Letter to the Idaho Branches

On March 19, AAUW Idaho co-presidents, Kathy Scott and Julie Custer send the following letter to their members. We thank them for allowing us to share their document here, and we encourage other branch and state leaders to send similar notices.

Subject: We Support AAUW’s Proposed Change in Membership Requirements
To: All AAUW Idaho Members

Over the past four years we have visited all Idaho branches multiple times. Regardless of the size of a branch we are always impressed with AAUW Idaho members and their commitment to AAUW and their community. When reaching out via telephone or email, we have found members to be well informed and ready to take action that will lead to positive change for women and families. We are now asking you to take an action that will expand the voice and reach of AAUW: vote to eliminate the degree requirement for membership.

As we travel the state and at AAUW Idaho board meetings we always discuss the issue of membership. We have conducted membership training and talked about ways to grow membership. In those same discussions we have identified barriers to growing our branches. The biggest barrier, especially for the branches in rural areas, seems to be the degree requirement. We are an organization that advocates equity yet we are exclusive (some have said “elitist”) in our requirements for membership.

We have been relentless in asking Idaho branches to grow because if we are to have a voice in the issues of our time, our voice must be backed by numbers. At any function or event, we continually try to recruit new members. When we talk to prospective members about AAUW many of them are interested in learning more: “How can I join you in working towards AAUW’s mission?” We are then faced with having to ask them if they have an associate or higher college degree. This is a difficult question to ask. It may result in embarrassing the prospective member if they don’t meet the education requirement. Never mind that their passions, their accomplishments, and their contributions are significant, and we share the same values about empowering girls and young women. They cannot join AAUW because they do not meet a requirement that was established over 130 years ago.

Over the years AAUW has modified other eligibility requirements to reflect the ever-changing social climate:

  • 1882 – Degree from a specific list of colleges or universities
  • 1949 – Degree from any accredited four-year college or university
  • 1987 – Membership extended to male college graduates
  • 2005 – Membership extended to include graduates who hold an associate or equivalent degree from a qualified educational institution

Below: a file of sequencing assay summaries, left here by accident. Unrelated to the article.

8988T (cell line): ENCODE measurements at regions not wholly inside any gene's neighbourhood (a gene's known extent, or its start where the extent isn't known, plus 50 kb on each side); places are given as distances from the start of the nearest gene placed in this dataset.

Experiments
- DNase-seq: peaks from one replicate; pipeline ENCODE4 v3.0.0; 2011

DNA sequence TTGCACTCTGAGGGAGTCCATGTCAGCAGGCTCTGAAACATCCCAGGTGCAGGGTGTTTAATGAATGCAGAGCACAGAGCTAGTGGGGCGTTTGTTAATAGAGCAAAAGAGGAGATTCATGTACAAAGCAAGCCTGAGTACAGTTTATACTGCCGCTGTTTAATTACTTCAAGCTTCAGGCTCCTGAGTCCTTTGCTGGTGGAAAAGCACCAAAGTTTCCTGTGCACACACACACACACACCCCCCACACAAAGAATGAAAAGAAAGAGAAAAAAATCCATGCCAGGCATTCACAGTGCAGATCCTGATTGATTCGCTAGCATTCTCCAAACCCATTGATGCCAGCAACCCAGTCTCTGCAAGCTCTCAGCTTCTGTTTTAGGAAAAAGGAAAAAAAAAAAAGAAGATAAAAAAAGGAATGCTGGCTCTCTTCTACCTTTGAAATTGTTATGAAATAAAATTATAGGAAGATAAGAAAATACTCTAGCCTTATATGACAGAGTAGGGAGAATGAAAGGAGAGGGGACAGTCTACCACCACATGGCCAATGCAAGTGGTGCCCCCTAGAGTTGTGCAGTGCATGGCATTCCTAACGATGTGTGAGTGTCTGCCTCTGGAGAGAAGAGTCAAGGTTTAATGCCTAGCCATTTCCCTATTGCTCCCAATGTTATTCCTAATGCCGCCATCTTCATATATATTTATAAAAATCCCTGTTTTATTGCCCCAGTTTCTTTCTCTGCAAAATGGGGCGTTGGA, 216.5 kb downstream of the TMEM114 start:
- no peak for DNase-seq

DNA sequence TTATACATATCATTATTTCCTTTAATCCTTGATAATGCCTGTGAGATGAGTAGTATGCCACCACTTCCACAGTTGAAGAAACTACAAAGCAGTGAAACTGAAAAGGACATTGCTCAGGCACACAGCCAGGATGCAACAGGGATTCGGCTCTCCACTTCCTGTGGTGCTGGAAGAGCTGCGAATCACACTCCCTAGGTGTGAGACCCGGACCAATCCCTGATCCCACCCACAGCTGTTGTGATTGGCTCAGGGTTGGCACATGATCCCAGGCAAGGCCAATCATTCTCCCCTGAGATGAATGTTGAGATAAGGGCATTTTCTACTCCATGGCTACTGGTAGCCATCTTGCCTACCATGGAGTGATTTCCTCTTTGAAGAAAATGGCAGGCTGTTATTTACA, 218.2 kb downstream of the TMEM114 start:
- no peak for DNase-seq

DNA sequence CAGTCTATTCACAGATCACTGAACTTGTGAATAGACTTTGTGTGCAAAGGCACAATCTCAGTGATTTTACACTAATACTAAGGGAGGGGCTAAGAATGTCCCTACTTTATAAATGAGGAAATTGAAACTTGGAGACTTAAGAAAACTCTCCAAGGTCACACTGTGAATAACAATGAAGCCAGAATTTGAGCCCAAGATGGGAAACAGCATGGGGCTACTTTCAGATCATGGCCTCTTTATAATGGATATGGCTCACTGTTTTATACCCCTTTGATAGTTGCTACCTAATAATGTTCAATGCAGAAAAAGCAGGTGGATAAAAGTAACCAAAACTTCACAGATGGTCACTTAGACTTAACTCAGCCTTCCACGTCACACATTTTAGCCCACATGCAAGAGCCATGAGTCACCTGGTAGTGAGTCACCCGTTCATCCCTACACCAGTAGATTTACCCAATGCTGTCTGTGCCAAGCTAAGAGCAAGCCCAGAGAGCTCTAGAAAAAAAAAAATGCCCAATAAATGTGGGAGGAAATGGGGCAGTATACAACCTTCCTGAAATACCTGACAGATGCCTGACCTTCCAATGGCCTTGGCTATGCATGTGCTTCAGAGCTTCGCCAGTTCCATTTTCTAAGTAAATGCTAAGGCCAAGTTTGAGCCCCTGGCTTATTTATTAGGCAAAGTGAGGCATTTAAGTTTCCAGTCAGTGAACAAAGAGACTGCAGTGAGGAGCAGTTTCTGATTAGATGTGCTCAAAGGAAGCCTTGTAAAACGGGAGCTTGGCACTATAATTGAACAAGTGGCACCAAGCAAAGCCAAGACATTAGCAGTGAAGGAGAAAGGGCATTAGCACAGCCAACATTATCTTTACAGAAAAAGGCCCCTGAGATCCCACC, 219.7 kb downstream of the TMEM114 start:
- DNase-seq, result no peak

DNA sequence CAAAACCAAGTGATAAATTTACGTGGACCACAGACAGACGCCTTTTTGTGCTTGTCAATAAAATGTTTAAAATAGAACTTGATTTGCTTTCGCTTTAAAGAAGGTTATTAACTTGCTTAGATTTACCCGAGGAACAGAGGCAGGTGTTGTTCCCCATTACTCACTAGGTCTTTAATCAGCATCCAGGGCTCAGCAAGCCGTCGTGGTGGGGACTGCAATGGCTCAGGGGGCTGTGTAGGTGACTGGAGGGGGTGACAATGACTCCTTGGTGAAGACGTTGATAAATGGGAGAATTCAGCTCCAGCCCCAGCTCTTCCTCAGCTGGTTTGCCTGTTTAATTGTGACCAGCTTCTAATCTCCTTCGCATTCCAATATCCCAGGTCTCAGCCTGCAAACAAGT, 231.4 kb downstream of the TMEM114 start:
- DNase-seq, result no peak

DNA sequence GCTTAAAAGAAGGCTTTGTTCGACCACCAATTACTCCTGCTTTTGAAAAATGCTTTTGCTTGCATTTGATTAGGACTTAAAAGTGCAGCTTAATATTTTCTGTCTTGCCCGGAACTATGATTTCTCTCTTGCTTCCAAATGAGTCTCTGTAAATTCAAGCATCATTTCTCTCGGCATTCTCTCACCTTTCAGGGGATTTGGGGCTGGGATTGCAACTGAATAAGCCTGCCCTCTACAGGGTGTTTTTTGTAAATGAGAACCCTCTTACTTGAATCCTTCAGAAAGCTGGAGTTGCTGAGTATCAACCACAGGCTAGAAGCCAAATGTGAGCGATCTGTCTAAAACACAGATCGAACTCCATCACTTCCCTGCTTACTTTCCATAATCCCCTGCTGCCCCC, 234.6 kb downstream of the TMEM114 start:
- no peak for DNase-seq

How many potential members are we losing because AAUW has this eligibility requirement? We can answer that question to some extent based on conversations we have had over the years and around the state with interested individuals:

  • We lose younger women and men who meet the education requirement but don’t want to join an organization that seems elitist to them.
  • We lose women and men who share our vision for the future but because of a myriad of circumstances they were not able to attain a college degree. This did not keep them from having careers or joining other activist organizations. They just cannot join AAUW.
  • We lose donations from organizations that support our mission but do not understand why one must have a college degree to work towards gender equity.

Some members object to open membership because they wonder “What will our name be?” AAUW is the fourth name we’ve had in our years of being a membership organization. The name was not changed when AAUW started accepting men as members, or people who had a community college degree. What we call ourselves is not the end-all in our decision to become a more inclusive organization.

While AAUW is an organization that fully supports women getting a college education in the field of their choice, we need to recognize that education comes in many forms. Over our professional lives we have worked with many women and men who did not have a formal degree. This is not a measure of intelligence…sometimes it is the lack of opportunity or choices made early in life that are difficult to reverse. If you look at the statistics, in 2016, 46% of non-Hispanic white women aged 25 to 29 years completed four years of college. For African American and Hispanic women, the numbers are more stark at 25% and 31% respectively. This suggests AAUW cannot promote equity and diversity for all women and girls if the organization maintains exclusionary membership requirements.

We need every woman and man who supports our mission – empowering women and girls – to join us in the ongoing challenge of achieving gender equity.

When online voting begins on April 25, we encourage you to vote “Yes” to eliminate the college degree requirement for membership in AAUW.

Feel free to contact us if you have any questions.

Kathy Scott and Julie Custer
AAUW Idaho Co-Presidents

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